A Potter’s Tale
By Christine Hare Tate
Said the potter to the clay,
“A lovely vase you’ll be one day.”
He plopped the clay upon his wheel,
A shapeless mass which lacked appeal.
The potter began to shape and spin
To the lump of clay’s chagrin.
“I can’t stand the pain,” the clay insisted,
But the potter just persisted.
“You won’t have to wait too long,
The kiln will make you very strong.”
“But potter, the fire I can’t face,
I heard it is a dreadful place.”
The potter said, “Please trust in me,
A work of beauty you shall be.”
When the clay baked for awhile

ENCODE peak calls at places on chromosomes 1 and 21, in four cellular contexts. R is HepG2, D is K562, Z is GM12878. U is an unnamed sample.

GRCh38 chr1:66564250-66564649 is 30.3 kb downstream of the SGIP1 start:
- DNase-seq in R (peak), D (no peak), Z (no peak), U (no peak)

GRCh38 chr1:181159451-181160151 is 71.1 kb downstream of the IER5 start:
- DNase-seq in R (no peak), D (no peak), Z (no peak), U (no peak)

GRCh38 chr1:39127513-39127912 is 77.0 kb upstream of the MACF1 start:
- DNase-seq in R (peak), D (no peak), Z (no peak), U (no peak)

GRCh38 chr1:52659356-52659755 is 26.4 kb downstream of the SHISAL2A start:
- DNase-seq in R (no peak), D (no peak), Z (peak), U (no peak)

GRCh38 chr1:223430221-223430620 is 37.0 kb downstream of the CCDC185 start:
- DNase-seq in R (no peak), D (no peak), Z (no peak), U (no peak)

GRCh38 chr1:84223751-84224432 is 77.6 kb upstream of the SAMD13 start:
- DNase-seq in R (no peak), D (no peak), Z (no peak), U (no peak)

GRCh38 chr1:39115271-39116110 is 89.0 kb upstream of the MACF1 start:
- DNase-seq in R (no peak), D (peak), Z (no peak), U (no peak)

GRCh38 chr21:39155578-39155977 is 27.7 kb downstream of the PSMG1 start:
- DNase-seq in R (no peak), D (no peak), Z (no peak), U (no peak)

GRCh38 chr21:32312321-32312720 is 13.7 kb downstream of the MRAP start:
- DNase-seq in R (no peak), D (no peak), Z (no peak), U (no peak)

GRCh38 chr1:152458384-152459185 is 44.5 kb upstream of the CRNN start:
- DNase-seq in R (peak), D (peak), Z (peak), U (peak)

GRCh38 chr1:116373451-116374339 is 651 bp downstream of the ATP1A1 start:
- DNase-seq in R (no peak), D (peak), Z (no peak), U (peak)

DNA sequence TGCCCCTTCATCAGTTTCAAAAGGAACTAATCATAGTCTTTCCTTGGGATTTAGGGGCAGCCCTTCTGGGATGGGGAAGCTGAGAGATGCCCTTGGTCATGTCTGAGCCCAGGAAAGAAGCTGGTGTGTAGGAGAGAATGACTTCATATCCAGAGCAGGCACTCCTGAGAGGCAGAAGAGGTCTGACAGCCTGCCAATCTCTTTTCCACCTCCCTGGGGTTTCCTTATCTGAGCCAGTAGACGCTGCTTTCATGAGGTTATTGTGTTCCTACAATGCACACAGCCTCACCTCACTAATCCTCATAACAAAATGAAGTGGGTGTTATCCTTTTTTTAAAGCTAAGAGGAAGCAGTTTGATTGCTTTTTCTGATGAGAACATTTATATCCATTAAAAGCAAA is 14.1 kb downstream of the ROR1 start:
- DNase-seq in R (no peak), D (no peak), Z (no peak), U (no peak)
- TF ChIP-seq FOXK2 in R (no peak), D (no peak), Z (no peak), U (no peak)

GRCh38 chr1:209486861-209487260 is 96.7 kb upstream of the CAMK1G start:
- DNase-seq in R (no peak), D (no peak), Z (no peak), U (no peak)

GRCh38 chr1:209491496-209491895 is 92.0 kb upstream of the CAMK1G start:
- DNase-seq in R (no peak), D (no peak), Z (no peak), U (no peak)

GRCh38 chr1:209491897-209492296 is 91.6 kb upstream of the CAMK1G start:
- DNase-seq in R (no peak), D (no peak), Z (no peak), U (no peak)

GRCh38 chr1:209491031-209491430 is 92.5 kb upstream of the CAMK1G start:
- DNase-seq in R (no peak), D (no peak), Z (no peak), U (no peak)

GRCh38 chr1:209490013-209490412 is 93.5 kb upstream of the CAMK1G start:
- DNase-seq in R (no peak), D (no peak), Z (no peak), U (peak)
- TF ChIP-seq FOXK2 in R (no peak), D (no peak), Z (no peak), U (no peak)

He retrieved it with a smile.
After many months had passed,
The vase went on display at last.
When a mirror cast its reflection,
The vase was shocked by such perfection.
The potter glanced at it once more,
As someone bought it from his store.
When he handed them the vase,
They showered him with words of praise.
The potter then went on his way
To mold another piece of clay.
‘But the jar he was making did not turn out as he had hoped,
so he crushed it into a lump of clay again and started over.’